Diamante Jewellery sparkles and shines like diamonds and other coloured gemstones. You will find that very much more affordable than the real thing. It is made of high-quality lead glass the designers varied the stones in shape and size to suit.
In the USA these stones are known as Rhinestones. During the Georgian and Victorian eras, the equivalent stones were called paste. There are slight differences between the two but mainly this is technical, down to the way they are made. Originally diamante was made in Czechoslovakia and probably the best ones are made by Swarovski in Austria. The backs of the stones were often given a coat of silver or gold coloured foil. This reflects more light out of the stone and gives it a higher sparkle.
You’ll find Diamante set into costume jewellery on their own or combined with other types of stones. Favourite pieces are brooches and necklaces, bracelets are quite sought after too.
Diamante are set in several ways, either glued or prong set being the most common. Look carefully at your pieces, can you see the prongs? If so it is better quality than with the diamante glued in and is most likely genuine vintage. Modern pieces tend to be glued. AntiquesAvenue sells diamante necklaces and usually has a quality selection for you.
History of Diamante:
The paste was developed about 1730. Georgian paste always has the stones foil backed and enclosed in a backed setting – just as fine jewellery was at that time. There is little real Georgian paste around these days. What we do see is often spoilt as moisture has got into the setting. The foil has lifted from the back of the paste stones.
During the Victorian era, paste stones would be set into gold and silver as well as into non-precious metals. I do come across Victorian gold brooches set with paste instead of diamonds which shows how highly regarded paste was.
The Edwardian used paste extensively, especially in silver. White stones such as diamonds and pearls were high fashion and everyone could afford a paste brooch to copy this style
I can’t find exactly where the distinction between past and diamante started but it is round about the 1920s. It appears that pieces of Edwardian age and before are set with paste and later than 1920 are diamante. This is a general rule and there is bound to be some crossover as fashions and manufacturing techniques spread more slowly back then than they do nowadays.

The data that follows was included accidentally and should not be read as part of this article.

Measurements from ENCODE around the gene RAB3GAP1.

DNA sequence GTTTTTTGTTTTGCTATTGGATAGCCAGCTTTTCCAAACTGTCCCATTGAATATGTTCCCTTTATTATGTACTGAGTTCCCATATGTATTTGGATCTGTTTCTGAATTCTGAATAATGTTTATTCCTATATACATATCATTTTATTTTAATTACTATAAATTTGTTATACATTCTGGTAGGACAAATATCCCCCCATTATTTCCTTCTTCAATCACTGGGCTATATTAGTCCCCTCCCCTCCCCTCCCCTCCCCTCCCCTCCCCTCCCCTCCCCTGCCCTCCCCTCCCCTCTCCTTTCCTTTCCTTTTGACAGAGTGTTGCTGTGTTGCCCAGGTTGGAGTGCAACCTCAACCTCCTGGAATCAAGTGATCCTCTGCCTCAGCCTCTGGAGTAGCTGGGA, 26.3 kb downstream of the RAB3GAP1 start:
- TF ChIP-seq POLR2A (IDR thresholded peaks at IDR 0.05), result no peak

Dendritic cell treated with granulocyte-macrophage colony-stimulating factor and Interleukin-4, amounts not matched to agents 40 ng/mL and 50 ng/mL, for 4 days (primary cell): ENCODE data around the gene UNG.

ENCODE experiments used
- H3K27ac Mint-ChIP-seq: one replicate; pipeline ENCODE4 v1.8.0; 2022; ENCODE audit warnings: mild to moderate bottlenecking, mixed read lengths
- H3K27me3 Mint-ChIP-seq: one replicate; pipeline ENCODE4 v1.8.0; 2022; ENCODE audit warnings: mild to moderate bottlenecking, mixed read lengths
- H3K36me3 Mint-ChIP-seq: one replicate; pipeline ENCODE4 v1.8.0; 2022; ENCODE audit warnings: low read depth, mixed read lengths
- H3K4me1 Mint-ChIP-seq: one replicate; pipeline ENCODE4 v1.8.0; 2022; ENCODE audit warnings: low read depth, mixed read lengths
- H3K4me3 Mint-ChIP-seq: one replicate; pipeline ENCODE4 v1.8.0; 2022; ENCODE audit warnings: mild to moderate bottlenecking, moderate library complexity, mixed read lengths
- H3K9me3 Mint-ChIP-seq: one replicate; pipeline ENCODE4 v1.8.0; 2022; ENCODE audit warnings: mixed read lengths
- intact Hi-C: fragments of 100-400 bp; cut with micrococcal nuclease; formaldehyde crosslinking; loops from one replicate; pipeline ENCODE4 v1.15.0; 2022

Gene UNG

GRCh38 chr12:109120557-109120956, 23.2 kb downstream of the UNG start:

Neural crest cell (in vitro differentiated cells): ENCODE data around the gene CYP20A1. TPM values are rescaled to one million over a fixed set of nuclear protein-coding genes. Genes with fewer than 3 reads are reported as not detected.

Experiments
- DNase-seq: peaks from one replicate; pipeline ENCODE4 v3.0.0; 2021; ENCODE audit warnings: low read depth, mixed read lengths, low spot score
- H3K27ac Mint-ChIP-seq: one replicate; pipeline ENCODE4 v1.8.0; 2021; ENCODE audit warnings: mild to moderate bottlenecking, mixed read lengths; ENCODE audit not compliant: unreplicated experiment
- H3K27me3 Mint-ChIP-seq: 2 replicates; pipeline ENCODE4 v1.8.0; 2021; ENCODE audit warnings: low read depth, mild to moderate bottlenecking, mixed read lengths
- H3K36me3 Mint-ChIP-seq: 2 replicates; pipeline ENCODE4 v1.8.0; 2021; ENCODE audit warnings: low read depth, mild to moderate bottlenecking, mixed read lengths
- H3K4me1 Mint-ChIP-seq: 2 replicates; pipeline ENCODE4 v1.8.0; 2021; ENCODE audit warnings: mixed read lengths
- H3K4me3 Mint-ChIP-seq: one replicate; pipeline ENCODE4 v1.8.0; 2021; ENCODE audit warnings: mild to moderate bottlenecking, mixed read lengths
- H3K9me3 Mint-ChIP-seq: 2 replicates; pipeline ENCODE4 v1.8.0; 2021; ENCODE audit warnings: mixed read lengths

The 20th Century
Of course, white was all the rage during the 1920s so these were extensively used to imitate diamonds. The 1930s saw a broader palette of colours used and combining diamante with other materials such as enamel. Many of the diamante used during the 1940s were larger and in colours such as gold and blue which suited the big bold jewellery of the time. During the 1920s to 1940s, they were could be set into materials such as Bakelite as well as into silver and base metal ( pot metal).
There was an evolution during the 1950s with creations such as the Aurora Borealis finish which is a rainbow effect iridescent coating. Crystal clear diamante was popular in what has become known as “Prom Jewellery”. This is jewellery with hundreds of prong set diamante strung as a chain into a necklace bracelet or earrings. Vintage prom jewellery is fun to wear at a wedding or party today and you will find it is affordable too.
During the 1970s diamante are in leaf shaped necklace and bracelets. In the 1970s disco era, they added an extra touch of sparkle and become really big again during the 1980s club era.
They are often given the same names as precious gemstones:
Baguette, rectangular long and narrow with faceted edges
Cabochon, half a ball shape with a flat back
Chaton, cushion, Dentelle, Emerald, flatback. Marquis, Mine cut, pear cut, princess cut Rose cut, round cut and square cut are all names which you may come across when looking at diamante.
Take care not to get them wet. Water behind the stone will ruin the foil and stones become dull, the setting beneath them can go green or they can fall out altogether. The damage water causes has ruined countless pieces of good diamante jewellery. Clean with a soft brush such as a dry toothbrush to start with followed by a light polish with a lint free cloth. If this has not worked use something like a tiny spray of clear window cleaning liquid onto your brush. Almost dry this off the brush and then rub over the surface of the glass. Now polish dry and turn the piece upside down to make sure any residual moisture drys out rather than into the piece.
Please put your jewellery on after your perfume and makeup to keep it as clean as possible
I would say that condition is extremely important here. Perhaps a little more so than with other types of vintage and antique jewellery. This is because diamante, especially from the 1920s onwards, is relatively plentiful and therefore it is not worth buying in poor condition. You can buy replacement diamante and with a little effort replace one yourself if necessary. This will take a lot of time and effort probably exceeding the worth of the piece itself.
Names to look out for
Many top designers have used diamante in their jewellery. Coco Chanel, Christian Dior, Norman Hartnell, Coro and Corocraft, Trifari, Eisenberg and Swarovski. Hobe, Boucher, Hollycraft, Weiss, Regency and Schreiner, Miriam Haskell are all names which are worth looking out for.